I appreciate that he hasn't been free of injuries either, so while it'd be easy to blame Michael Jolley, we have to acknowledge that he was the manager who brought Vernam to the club permanently — and Russell Slade was the manager who first brought him to us on loan, just a week or two before he was sacked.
I was at the Bradford match last weekend and I witnessed a player who was looking to dominate the game. For once, we had the player that the opposing fans were fearful of, and jealous of, in equal measure. He had that something extra; an energy and eagerness that had him buzzing all over the place, demanding the ball, shielding it, running with it and generally disrupting the Bantams' defence with movement, inventiveness and trickery.
That performance couldn't have contrasted more sharply with the last one I saw from him in person, when we lost 4-0 at home to Leyton Orient. That day, back in October, just before Jolley lost his shit, Vernam started in exactly the same position in exactly the same formation. Once again, it makes you question how much of the game is down to confidence, and how much is down to tactical acumen.
And so we turn our attention to tomorrow's home game against Morecambe. They’ve become like the Carlisle of the late 1990s: perennial fourth division strugglers whose only ambition is to stave off relegation. I don't say that dismissively or arrogantly as I'm aware that this is exactly how we'll be labelled by a new generation of football fans who can’t remember anything from before 2008. Two seasons of struggle, six seasons in non-league and then three and a half seasons in the bottom half of the fourth division — to anyone under the age of 20, we are a nothing club.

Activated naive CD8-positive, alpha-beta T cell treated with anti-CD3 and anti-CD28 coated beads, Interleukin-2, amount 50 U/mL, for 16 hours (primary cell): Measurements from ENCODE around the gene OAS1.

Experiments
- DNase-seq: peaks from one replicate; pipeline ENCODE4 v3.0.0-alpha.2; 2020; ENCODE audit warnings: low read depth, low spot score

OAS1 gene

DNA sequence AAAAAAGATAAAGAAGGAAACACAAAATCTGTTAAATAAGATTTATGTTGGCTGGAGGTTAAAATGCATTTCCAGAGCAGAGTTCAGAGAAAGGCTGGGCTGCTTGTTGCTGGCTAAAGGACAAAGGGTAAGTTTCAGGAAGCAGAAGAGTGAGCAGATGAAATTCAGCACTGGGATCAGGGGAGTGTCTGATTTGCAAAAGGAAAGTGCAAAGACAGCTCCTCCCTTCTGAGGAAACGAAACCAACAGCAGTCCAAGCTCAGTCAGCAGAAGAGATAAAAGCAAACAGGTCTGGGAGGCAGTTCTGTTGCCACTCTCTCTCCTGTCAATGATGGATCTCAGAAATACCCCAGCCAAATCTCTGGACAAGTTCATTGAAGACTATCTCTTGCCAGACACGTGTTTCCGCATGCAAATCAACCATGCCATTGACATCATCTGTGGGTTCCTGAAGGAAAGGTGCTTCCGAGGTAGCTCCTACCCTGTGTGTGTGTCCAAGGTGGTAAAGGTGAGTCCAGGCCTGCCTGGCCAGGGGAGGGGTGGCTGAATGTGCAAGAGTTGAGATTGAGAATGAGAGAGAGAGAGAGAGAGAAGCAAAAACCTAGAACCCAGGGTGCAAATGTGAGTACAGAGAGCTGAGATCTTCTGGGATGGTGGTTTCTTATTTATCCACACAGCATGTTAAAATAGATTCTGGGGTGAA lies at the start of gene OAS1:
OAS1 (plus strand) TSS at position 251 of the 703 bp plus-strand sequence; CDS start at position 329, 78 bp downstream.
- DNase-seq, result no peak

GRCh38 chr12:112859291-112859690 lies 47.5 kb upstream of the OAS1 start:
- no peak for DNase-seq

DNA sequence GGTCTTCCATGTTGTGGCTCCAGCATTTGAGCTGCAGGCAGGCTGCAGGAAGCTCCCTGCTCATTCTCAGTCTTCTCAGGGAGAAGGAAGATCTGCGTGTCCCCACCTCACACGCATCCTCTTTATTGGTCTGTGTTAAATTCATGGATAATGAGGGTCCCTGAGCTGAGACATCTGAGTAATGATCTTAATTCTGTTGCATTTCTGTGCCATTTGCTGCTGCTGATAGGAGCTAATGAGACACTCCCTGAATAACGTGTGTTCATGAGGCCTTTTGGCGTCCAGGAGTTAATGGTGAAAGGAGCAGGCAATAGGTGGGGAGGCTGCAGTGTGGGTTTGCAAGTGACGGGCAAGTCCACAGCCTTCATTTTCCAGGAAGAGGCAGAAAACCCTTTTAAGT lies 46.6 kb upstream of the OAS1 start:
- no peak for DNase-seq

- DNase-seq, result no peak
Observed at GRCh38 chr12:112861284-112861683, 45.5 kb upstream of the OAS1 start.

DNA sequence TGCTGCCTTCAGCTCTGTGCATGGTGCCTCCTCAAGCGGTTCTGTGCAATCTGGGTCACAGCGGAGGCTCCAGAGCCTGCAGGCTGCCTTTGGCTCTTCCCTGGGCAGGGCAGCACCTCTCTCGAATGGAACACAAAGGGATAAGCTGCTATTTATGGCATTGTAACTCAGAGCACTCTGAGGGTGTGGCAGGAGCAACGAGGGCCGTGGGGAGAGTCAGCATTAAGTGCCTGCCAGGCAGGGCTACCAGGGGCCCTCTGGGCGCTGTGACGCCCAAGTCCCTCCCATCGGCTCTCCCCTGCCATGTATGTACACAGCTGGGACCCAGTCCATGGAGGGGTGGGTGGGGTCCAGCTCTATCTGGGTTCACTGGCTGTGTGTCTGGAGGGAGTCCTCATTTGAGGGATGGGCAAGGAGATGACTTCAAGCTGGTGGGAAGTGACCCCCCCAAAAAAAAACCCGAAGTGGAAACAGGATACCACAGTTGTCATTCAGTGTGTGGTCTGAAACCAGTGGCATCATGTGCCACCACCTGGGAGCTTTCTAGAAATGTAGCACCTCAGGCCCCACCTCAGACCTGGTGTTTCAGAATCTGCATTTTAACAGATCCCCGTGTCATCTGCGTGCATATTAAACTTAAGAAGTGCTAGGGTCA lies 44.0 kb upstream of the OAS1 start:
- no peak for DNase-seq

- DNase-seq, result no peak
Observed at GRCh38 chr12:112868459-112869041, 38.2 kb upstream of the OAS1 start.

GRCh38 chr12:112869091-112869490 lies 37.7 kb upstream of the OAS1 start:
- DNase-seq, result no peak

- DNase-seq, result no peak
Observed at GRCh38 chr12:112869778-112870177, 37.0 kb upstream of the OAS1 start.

I have a number of happy memories of us playing Morecambe — the time we won 4-0 at their place, sandwiched in the middle of beating them over two legs to reach the Football League Trophy final. And we beat them on the opening day of our first season back in the Football League. But these happy moments are not a fair reflection of our head-to-head record, which is actually poor.
Just four wins from 17 meetings is quite rubbish. They are by no means pushovers since Derek Adams took charge, so they will give us a test tomorrow. But you'd like to think we have enough quality and confidence in our squad right now to justify our tag as favourites.
Not all the action is happening tomorrow, remember — there’s another game taking place at Blundell Park on Sunday, when Grimsby Town Women take on Cleethorpes Town Ladies in the Lincolnshire County Cup semi-final. Kick-off is at 2pm but there will be activities including a keepie-uppie tournament, an inflatable football dartboard, mascots, a half-time under-12s game, and all the fanfare you'd expect to mark this unique local derby.
Let's just hope the weather is kind to us — because it's looking rather menacing at the moment. Whether you’re going to Saturday’s game, Sunday’s game, or both — give the team(s) your unwavering support, shout yourself hoarse and let's hope, by Monday morning, we're three points better off and into the County Cup final. UTMM!